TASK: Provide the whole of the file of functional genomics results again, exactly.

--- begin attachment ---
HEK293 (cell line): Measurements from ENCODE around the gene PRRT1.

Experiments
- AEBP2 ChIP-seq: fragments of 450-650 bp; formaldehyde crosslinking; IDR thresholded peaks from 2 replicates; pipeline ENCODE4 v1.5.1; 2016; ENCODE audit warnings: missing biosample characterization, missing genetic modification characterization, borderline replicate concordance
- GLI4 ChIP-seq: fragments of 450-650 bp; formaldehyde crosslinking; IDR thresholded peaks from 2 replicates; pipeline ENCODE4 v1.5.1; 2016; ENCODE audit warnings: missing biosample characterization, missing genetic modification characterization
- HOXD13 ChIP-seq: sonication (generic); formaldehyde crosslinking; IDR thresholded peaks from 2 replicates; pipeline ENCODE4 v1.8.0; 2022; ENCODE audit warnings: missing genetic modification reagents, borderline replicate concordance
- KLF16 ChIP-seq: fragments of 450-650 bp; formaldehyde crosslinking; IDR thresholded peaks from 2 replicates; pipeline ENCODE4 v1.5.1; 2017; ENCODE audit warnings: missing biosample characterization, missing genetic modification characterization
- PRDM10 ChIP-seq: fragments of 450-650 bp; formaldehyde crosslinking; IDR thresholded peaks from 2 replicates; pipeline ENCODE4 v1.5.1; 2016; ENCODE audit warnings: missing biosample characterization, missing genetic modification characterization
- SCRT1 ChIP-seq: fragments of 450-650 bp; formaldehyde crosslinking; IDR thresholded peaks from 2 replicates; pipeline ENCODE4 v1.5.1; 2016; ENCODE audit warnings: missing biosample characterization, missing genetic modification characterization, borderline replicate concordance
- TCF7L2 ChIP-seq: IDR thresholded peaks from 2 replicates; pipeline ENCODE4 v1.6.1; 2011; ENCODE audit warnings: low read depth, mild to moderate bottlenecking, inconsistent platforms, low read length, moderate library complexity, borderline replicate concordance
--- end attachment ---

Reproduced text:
HEK293 (cell line): Measurements from ENCODE around the gene PRRT1.

Experiments
- AEBP2 ChIP-seq: fragments of 450-650 bp; formaldehyde crosslinking; IDR thresholded peaks from 2 replicates; pipeline ENCODE4 v1.5.1; 2016; ENCODE audit warnings: missing biosample characterization, missing genetic modification characterization, borderline replicate concordance
- GLI4 ChIP-seq: fragments of 450-650 bp; formaldehyde crosslinking; IDR thresholded peaks from 2 replicates; pipeline ENCODE4 v1.5.1; 2016; ENCODE audit warnings: missing biosample characterization, missing genetic modification characterization
- HOXD13 ChIP-seq: sonication (generic); formaldehyde crosslinking; IDR thresholded peaks from 2 replicates; pipeline ENCODE4 v1.8.0; 2022; ENCODE audit warnings: missing genetic modification reagents, borderline replicate concordance
- KLF16 ChIP-seq: fragments of 450-650 bp; formaldehyde crosslinking; IDR thresholded peaks from 2 replicates; pipeline ENCODE4 v1.5.1; 2017; ENCODE audit warnings: missing biosample characterization, missing genetic modification characterization
- PRDM10 ChIP-seq: fragments of 450-650 bp; formaldehyde crosslinking; IDR thresholded peaks from 2 replicates; pipeline ENCODE4 v1.5.1; 2016; ENCODE audit warnings: missing biosample characterization, missing genetic modification characterization
- SCRT1 ChIP-seq: fragments of 450-650 bp; formaldehyde crosslinking; IDR thresholded peaks from 2 replicates; pipeline ENCODE4 v1.5.1; 2016; ENCODE audit warnings: missing biosample characterization, missing genetic modification characterization, borderline replicate concordance
- TCF7L2 ChIP-seq: IDR thresholded peaks from 2 replicates; pipeline ENCODE4 v1.6.1; 2011; ENCODE audit warnings: low read depth, mild to moderate bottlenecking, inconsistent platforms, low read length, moderate library complexity, borderline replicate concordance